L.A. fans of Juan Gabriel had no idea that when they watched the legendary Mexican singer perform his classics like "Así Fue" and "Inocente Pobre Amigo" at the Forum in Inglewood on Friday night, it would be for the last time. Gabriel died Sunday morning at age 66, according to the Associated Press.
Southern California fans of Gabriel are remembering a towering figure who transcended pop music to become a cultural icon for millions.
"This is huge, this is bigger than Elvis for us," said Raquel Gutiérrez, a poet and writer who grew up in Southeast L.A.'s Huntington Park. For people who grew up in Spanish-speaking households, there really is no comparison, she said.
"This passing is super-deeply felt and will probably impact us for years to come, because there is no one like Juan Gabriel," said Gutiérrez.
Spanish radio stations opened up their phone lines for fans to share their favorite songs and memories of Gabriel. The singer-songwriter’s rancheras and ballads could be heard spilling out of cars and clothing stores in Santa Ana.
“We feel really sad,” said Adriana Munoz, who played Gabriel all day Sunday.
“One of our good singers is gone again,” she said. “We just lost John Sebastian and now him.”
Santa Ana resident Celeste Chavez, who is originally from the same Mexican state as Gabriel — Michoacán — said the vocalist cared about his country and people who moved to the U.S. His words, both in song and interviews, were always inspiring, she said.
“A lot of Latinos sing his songs because they feel the feeling,” said Chavez. “He spoke through his music.”
Gabriel spent more than four decades topping pop charts with his singular take on romantic ballads, filling stadiums and selling more than 100 million albums. In recent years, he explored collaborating with younger artists, such as Natalie Lafourcade on the song "Ya No Vivo Por Vivir."
"He just defines ballads like no one else," said music journalist Justino Aguila. "He was so poetic, so strong in his lyric writing and his composing. It's just kind of music that makes you melt."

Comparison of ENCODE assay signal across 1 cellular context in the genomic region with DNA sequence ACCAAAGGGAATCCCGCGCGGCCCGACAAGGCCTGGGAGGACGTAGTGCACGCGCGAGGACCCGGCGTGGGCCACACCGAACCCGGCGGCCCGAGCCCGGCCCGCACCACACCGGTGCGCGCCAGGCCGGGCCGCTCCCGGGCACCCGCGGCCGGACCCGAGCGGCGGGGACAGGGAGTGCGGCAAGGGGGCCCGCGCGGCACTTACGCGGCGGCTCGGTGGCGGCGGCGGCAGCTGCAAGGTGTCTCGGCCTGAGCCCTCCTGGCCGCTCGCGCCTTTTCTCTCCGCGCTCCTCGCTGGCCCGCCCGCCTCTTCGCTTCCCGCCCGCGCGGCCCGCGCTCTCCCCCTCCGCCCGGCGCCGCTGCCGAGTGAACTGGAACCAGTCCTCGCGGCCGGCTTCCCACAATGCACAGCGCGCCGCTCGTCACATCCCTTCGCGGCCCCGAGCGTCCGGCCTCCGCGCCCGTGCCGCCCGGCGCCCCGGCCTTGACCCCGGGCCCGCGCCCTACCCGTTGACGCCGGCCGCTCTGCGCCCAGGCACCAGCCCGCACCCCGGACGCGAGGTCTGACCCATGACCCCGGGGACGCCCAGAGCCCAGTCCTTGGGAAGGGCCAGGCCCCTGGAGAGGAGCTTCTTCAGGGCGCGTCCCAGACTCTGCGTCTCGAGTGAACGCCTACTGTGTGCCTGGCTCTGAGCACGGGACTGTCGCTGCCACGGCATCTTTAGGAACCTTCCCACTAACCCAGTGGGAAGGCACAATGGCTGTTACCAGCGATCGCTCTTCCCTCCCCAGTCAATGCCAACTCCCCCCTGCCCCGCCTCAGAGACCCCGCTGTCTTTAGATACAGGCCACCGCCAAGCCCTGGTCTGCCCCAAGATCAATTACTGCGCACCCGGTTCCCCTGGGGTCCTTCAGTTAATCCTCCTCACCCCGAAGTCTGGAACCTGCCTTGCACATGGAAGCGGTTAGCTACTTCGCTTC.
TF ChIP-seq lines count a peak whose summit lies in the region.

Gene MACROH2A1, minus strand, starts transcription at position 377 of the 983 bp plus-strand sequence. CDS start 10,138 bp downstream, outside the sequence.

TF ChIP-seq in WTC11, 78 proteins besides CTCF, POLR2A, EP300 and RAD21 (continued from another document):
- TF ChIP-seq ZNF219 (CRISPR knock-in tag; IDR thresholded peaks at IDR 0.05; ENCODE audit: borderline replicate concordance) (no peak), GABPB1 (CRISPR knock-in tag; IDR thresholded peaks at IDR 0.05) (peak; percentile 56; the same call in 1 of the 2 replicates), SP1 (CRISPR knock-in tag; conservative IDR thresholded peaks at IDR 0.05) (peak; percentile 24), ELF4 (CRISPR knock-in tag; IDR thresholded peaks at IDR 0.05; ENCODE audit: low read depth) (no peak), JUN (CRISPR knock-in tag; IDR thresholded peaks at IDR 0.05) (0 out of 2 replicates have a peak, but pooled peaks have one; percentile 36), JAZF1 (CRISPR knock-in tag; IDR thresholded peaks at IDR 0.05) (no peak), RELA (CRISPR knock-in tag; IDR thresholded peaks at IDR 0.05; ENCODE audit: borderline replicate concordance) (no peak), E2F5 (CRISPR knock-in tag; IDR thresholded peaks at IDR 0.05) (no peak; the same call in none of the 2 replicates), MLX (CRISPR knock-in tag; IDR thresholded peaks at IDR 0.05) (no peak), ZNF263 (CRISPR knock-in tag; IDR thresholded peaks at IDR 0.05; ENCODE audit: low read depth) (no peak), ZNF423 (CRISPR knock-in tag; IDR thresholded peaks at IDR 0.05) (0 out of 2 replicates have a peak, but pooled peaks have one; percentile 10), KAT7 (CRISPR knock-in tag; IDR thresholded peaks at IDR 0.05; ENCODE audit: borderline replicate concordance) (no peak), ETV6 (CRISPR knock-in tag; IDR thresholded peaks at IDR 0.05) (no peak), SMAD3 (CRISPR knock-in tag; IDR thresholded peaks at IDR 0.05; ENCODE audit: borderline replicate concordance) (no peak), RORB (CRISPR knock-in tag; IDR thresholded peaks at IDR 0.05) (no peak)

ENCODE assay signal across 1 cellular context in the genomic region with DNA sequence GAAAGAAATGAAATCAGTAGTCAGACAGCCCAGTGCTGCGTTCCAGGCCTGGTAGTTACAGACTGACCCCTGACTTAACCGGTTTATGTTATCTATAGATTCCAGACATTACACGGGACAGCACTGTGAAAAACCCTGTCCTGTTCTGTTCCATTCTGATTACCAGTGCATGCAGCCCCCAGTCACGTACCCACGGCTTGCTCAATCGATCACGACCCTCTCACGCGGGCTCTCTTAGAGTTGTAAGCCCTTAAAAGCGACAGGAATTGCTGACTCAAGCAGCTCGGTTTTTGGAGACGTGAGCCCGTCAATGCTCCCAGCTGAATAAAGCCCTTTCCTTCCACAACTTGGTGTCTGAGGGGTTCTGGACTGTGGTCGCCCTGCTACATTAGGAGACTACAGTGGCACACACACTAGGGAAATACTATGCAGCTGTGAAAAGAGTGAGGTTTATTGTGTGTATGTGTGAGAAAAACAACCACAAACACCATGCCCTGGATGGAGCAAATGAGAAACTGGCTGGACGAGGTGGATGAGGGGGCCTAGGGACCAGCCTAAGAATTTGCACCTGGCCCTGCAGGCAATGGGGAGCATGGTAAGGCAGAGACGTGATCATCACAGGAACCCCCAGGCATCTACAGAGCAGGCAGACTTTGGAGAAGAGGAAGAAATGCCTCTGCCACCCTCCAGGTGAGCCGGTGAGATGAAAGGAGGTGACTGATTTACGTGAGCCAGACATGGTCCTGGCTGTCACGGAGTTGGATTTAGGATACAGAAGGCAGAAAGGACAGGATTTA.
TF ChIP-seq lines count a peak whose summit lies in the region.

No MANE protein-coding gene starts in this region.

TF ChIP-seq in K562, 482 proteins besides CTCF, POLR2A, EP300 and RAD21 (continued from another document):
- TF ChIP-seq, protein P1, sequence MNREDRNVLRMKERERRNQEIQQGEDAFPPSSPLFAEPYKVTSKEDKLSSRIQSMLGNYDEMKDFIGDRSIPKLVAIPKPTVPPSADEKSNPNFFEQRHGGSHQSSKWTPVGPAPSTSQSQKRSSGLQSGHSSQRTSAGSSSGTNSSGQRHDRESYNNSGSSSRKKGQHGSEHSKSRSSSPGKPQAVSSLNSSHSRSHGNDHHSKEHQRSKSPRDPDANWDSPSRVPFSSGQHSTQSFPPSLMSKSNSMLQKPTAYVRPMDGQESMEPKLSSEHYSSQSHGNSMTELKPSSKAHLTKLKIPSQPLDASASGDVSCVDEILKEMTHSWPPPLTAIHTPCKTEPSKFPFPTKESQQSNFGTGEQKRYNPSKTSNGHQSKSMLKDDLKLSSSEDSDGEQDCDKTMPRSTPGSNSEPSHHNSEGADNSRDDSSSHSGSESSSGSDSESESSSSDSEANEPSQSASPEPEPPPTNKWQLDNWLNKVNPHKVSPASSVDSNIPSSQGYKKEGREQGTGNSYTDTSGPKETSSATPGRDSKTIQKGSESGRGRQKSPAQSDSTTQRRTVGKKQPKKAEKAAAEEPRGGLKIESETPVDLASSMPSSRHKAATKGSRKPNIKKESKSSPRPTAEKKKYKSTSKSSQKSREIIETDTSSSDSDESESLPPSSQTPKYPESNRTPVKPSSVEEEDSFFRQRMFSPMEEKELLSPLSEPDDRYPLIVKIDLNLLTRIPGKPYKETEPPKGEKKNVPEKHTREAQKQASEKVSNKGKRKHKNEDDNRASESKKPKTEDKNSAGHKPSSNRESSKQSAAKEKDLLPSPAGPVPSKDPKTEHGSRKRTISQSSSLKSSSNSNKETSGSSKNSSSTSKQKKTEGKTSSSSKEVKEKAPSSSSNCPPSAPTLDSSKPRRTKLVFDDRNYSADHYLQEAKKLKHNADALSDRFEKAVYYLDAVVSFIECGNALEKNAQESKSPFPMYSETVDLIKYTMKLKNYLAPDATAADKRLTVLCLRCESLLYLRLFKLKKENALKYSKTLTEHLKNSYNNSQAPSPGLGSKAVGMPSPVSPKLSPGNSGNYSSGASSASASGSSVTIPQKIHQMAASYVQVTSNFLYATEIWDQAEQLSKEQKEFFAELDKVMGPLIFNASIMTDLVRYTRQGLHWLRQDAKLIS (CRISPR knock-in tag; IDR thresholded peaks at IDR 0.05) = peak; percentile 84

“Even my son who is bilingual, although he speaks little Spanish, he listens to Juan Gabriel and is able to understand just through the sentiment of the song,” said Sylvester Sanchez of Brea in Spanish. “Juan Gabriel doesn’t sing just to sing.”
Many people took to social media to remember the singer and reflect on his impact on their lives. Share how Juan Gabriel's music has impacted you on KPCC's Facebook, or tag us on Twitter and Instagram.
From fans who attended Friday's show:
Several people said Gabriel's music is the soundtrack to their childhood memories:
People also paid tribute by covering and lip syncing his songs:
Condolences poured out from celebrities and public figures:
Mexican President Enrique Peña Nieto: "I'm sorry for the death of Juan Gabriel, one of the great musical icons of our country. My condolences to his family and friends."
Zoe Saldana: "Rest in peace Juan Gabriel. I’m so, so sorry about the news of your passing, but I'm thankful for everything that you gave me through song!"
JUANES: "I'm left without words to express my immense sadness at the departure of the great @soyjuangabriel. His music and spirit live forever."
Marc Anthony: "A night dedicated to my dear brother @soyjuangabriel we lost another angel. Watch over us."
Here's a live performance of "Así Fue" from 2015:
And a classic live performance of "Querida," one of Gabriel's most enduring songs.
This story has been updated.